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New Genome Sequence Provides Clues About Vertebrate Evolution

NEW YORK (GenomeWeb News) – Scientists today reported that they have sequenced the genome of a small marine invertebrate — a feat that is providing a wealth of information about vertebrate evolution.
 
In a paper published online today in Nature, an international team of researchers report sequencing the genome of an amphioxus (also called lancelet) species called Branchiostoma floridae. The sequence provided them with information not only about relationships between chordate groups, but also about the characteristics of their shared common ancestor.
 
Three additional papers appearing online in Genome Research today include analyses of amphioxus sequence data to answer specific questions about vertebrate evolution.
 
Amphioxus are small, eel-like invertebrate chordates that live at the bottom of the ocean. Called cephalochordates, amphioxus share a common ancestor with vertebrates and urochordates, such as sea squirts. And, like other chordates, amphioxus have a segmented body plan, a hollow dorsal nerve tube and a notochord, a post-anal tail and gill slits.
 
“Amphioxus was selected because of its evolutionary relationship to vertebrates,” lead author Nicholas Putnam, a post-doctoral fellow affiliated with the US Department of Energy’s Joint Genome Institute and the University of California at Berkeley, told GenomeWeb Daily News. “It’s one of the living relatives to the vertebrate phylogenetically.”
 
The amphioxus genome sequence is helping to clarify relationships between the three chordate groups, he noted. At one time it was widely believed that amphioxus was a sister branch to vertebrates. But mounting evidence suggests that they are actually more distantly related than sea squirts and other urochordates.
 
Indeed, the amphioxus genome sequence supports the idea that amphioxus branched off from the chordate common ancestor before urochordates, diverging from vertebrates some 520 million years ago.
 
As such, the sequence shines new light on the relationships between living chordates. It also provides clues about the characteristics of their ancient common ancestor. “It gives sort of a starting point for changes that happened on the vertebrate stem,” Putnam said.
 
Putnam and his co-workers used whole-genome shotgun sequencing to sequence the roughly 520 megabase amphioxus genome, with collaborators at Japan’s RIKEN Genomic Sciences Center sequencing the BAC ends and ESTs.
 
The genome proved to be highly polymorphic — more so than that of any other organism reported so far — containing an estimated 21,900 protein-coding loci.
 
Using comparative genomics, the researchers identified genes that were conserved between amphioxus and vertebrates. They found another, somewhat surprising, similarity: non-coding sequences. “We weren’t expecting it, but we did find a number of conserved non-coding sequences,” Putnam said.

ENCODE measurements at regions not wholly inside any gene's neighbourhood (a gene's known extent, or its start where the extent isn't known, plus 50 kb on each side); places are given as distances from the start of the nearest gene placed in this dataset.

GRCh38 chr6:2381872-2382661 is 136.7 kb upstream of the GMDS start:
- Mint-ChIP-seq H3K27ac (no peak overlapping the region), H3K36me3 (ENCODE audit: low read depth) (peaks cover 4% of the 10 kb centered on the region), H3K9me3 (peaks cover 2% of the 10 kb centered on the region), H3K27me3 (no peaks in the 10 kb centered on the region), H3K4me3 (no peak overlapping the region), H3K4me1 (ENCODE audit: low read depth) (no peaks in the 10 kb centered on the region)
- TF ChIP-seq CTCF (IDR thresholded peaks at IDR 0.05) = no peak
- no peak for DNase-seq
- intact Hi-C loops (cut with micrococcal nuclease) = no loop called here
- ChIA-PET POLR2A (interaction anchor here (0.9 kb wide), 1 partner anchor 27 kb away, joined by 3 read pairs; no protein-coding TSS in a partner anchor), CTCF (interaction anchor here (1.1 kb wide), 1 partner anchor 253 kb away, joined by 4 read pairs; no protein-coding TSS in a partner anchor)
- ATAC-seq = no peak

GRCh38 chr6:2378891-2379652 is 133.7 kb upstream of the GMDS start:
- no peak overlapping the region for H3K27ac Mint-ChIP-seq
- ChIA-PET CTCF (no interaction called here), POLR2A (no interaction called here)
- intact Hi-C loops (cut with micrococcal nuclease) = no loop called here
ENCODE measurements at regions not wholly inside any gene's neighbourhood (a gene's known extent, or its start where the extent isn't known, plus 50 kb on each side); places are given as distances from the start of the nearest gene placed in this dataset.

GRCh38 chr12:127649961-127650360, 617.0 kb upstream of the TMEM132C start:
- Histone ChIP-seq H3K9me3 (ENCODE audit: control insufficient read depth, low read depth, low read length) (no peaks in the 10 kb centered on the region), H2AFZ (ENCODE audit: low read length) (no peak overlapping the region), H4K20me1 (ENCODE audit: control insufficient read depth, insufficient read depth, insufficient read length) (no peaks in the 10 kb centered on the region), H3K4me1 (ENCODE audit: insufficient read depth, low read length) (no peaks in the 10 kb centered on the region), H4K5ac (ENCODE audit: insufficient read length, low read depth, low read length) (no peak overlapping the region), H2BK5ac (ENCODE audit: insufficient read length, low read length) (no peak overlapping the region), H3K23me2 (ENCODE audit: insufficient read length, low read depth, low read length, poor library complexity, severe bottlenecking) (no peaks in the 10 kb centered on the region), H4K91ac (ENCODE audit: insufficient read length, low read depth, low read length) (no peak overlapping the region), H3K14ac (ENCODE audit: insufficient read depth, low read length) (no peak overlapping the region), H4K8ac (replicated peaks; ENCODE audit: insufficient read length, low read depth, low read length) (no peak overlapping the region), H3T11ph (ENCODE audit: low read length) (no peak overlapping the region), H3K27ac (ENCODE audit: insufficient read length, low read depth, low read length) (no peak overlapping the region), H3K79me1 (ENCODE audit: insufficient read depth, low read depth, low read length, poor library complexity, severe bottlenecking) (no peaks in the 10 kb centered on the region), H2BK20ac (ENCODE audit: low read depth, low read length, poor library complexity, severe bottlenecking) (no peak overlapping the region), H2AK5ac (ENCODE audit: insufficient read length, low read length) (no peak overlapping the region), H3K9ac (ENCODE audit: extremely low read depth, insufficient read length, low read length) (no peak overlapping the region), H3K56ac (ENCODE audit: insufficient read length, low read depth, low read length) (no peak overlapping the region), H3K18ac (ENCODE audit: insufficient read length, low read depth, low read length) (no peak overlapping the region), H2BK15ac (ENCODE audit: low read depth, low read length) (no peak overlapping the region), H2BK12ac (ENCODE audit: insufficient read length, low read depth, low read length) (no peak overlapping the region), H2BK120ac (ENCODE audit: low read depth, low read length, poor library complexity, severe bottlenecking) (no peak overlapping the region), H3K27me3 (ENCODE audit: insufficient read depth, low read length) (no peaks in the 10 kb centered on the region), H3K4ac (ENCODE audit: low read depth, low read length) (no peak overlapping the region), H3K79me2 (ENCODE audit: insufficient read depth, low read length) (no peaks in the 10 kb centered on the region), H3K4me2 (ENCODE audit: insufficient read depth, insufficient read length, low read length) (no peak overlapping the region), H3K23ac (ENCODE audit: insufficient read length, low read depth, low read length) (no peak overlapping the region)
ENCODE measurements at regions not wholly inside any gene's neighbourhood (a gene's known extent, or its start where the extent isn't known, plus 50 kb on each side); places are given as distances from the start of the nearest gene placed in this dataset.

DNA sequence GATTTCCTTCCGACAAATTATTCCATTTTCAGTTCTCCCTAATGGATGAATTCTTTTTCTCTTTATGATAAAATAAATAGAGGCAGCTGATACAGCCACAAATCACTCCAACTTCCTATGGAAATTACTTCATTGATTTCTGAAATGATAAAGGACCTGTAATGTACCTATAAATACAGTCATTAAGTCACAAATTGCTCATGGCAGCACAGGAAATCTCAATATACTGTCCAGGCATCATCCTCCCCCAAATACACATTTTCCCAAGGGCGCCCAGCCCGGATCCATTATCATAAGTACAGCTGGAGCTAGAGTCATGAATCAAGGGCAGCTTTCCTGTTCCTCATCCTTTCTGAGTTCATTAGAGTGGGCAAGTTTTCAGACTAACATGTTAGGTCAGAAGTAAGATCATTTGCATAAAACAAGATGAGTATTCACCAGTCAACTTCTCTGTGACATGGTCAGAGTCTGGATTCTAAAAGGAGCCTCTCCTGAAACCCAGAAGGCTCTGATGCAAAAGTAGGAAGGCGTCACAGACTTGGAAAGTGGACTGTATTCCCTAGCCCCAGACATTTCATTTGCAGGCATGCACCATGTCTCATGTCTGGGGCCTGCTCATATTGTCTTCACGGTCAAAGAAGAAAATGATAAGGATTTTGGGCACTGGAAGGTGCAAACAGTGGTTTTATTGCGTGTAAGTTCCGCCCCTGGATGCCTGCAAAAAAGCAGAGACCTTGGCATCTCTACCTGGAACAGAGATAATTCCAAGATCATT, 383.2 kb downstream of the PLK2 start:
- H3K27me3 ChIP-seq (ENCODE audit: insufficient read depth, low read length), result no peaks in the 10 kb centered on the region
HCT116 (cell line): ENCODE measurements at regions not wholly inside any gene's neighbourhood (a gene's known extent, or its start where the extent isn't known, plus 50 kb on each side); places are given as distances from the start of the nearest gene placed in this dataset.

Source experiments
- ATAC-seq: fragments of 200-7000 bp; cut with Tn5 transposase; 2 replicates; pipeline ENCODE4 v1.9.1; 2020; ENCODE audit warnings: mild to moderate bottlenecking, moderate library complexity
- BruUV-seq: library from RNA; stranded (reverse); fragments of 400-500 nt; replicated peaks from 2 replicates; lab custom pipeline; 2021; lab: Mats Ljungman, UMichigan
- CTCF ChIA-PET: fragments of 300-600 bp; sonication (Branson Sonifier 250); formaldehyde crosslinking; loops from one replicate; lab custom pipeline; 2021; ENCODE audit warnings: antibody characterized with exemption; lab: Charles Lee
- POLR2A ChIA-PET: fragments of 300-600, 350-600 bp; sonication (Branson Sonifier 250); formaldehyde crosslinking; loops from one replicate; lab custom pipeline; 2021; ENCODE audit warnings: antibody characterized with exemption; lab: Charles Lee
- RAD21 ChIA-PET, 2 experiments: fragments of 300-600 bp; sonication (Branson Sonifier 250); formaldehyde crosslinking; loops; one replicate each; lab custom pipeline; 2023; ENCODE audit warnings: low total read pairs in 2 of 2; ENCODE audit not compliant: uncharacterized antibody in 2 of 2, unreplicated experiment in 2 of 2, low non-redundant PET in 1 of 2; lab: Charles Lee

The researchers also found evidence that vertebrate genomes have undergone two rounds of whole-genome duplication. That’s consistent with the idea — first proposed by Susumu Ohno in 1970 — that genome duplication and vertebrate evolution go hand-in-hand.
 
In addition, the researchers wrote, it’s “tempting to speculate” that these genome duplications in ancestral jawed vertebrates paved the way for complex body plans and physiology. Consistent with this notion, they noted, genes linked to processes such as developmental signaling and gene regulation are often present in multiple copies in living vertebrates.
 
In a companion paper appearing in Genome Research, lead author Linda Holland, a marine biologist at Scripps Institution of Oceanography in La Jolla, and her colleagues delved more deeply into chordate evolutionary patterns by looking at specific genes, gene families, and conserved non-coding regions in amphioxus.
 
“[I]n many respects, amphioxus reflects the primitive pre-vertebrate condition, yet it also exhibits uniquely specialized features that arose in the half a billion years after its divergence from the rest of the chordate lineage,” Holland and her co-workers wrote.
 
In another Genome Research paper, a group of researchers from Sun Yat-sen University in Guangzhou, China, used the amphioxus genome sequence to help them study the evolution of innate immunity in vertebrates — the part of the immune system that responds directly to pathogens and other interlopers without adaptation. They found that “amphioxus, a species without vertebrate-type adaptive immunity, holds extraordinary innate complexity and diversity.”
 
In a third Genome Research paper, Marianne Bronner-Fraser, a biologist at the California Institute of Technology, led a team of researchers investigating the evolution of neural crest cells, cells involved in forming vertebrate heads and faces, as well as the peripheral nervous systems.
 
They found neural crest gene homologues in the amphioxus genome. But these genes aren’t used in quite the same way they are in vertebrates, suggesting that vertebrates may have usurped the genes for new purposes during evolution.
 
“I would say that this genome sequence is an example — along with the sea anemone and the sea urchin and hemichordate … of a dramatic increase in the sampling of animal diversity that is represented by whole-genome data sets,” Putnam said. In the future, he and others are interested in investigating the specific changes in both genome organization and gene families that are underlying this sort of major evolutionary transition.  
 

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